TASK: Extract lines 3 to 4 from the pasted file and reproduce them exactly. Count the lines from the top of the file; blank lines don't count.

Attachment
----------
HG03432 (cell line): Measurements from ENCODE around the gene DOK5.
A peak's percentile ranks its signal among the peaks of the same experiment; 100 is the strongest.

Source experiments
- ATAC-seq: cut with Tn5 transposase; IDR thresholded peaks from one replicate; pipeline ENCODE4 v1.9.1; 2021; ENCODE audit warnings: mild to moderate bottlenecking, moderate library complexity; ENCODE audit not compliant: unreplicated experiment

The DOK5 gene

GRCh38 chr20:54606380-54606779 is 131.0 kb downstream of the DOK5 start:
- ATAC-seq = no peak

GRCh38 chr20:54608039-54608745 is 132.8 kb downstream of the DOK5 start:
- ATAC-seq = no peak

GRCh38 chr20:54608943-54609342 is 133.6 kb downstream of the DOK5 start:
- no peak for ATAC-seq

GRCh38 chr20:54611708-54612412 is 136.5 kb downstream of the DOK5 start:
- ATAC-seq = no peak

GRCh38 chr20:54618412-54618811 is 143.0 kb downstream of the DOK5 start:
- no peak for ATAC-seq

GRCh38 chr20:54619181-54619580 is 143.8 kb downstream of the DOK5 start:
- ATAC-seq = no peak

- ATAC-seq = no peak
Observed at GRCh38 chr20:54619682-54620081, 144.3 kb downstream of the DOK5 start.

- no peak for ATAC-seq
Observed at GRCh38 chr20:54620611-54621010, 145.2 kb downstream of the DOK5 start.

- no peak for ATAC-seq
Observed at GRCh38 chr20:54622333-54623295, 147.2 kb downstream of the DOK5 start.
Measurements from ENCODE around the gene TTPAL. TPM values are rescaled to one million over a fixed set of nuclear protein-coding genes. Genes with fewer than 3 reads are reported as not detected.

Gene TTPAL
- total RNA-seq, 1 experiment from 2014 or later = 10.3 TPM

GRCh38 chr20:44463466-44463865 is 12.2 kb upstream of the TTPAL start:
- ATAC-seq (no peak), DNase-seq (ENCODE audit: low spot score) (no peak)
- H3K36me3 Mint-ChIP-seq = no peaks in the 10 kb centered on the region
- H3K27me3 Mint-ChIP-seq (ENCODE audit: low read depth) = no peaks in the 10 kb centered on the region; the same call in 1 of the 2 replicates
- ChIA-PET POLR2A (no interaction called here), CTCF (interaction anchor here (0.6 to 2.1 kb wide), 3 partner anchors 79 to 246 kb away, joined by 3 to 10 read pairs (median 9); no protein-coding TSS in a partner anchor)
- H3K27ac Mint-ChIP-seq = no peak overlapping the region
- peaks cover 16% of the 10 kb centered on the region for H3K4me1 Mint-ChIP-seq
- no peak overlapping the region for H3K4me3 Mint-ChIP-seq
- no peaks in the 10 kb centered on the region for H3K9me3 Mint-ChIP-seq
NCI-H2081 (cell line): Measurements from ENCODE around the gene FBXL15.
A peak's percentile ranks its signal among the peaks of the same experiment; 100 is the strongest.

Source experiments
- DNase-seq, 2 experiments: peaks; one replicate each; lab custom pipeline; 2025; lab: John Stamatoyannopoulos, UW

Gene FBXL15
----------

Source experiments
- ATAC-seq: cut with Tn5 transposase; IDR thresholded peaks from one replicate; pipeline ENCODE4 v1.9.1; 2021; ENCODE audit warnings: mild to moderate bottlenecking, moderate library complexity; ENCODE audit not compliant: unreplicated experiment